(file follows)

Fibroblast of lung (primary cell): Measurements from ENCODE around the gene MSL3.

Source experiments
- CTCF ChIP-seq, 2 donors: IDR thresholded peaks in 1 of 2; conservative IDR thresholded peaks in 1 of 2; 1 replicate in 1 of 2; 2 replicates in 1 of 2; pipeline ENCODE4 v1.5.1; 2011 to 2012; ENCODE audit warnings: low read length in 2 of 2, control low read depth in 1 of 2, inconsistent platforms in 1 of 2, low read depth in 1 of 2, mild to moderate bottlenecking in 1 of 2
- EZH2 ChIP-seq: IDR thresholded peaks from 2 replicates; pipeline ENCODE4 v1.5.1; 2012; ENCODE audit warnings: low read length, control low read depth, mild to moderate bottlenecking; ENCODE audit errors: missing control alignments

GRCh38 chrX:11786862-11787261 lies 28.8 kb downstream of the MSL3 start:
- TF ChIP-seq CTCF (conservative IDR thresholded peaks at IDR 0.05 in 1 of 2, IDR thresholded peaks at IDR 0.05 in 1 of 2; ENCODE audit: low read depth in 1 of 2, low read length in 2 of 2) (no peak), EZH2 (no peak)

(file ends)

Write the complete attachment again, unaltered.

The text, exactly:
Fibroblast of lung (primary cell): Measurements from ENCODE around the gene MSL3.

Source experiments
- CTCF ChIP-seq, 2 donors: IDR thresholded peaks in 1 of 2; conservative IDR thresholded peaks in 1 of 2; 1 replicate in 1 of 2; 2 replicates in 1 of 2; pipeline ENCODE4 v1.5.1; 2011 to 2012; ENCODE audit warnings: low read length in 2 of 2, control low read depth in 1 of 2, inconsistent platforms in 1 of 2, low read depth in 1 of 2, mild to moderate bottlenecking in 1 of 2
- EZH2 ChIP-seq: IDR thresholded peaks from 2 replicates; pipeline ENCODE4 v1.5.1; 2012; ENCODE audit warnings: low read length, control low read depth, mild to moderate bottlenecking; ENCODE audit errors: missing control alignments

GRCh38 chrX:11786862-11787261 lies 28.8 kb downstream of the MSL3 start:
- TF ChIP-seq CTCF (conservative IDR thresholded peaks at IDR 0.05 in 1 of 2, IDR thresholded peaks at IDR 0.05 in 1 of 2; ENCODE audit: low read depth in 1 of 2, low read length in 2 of 2) (no peak), EZH2 (no peak)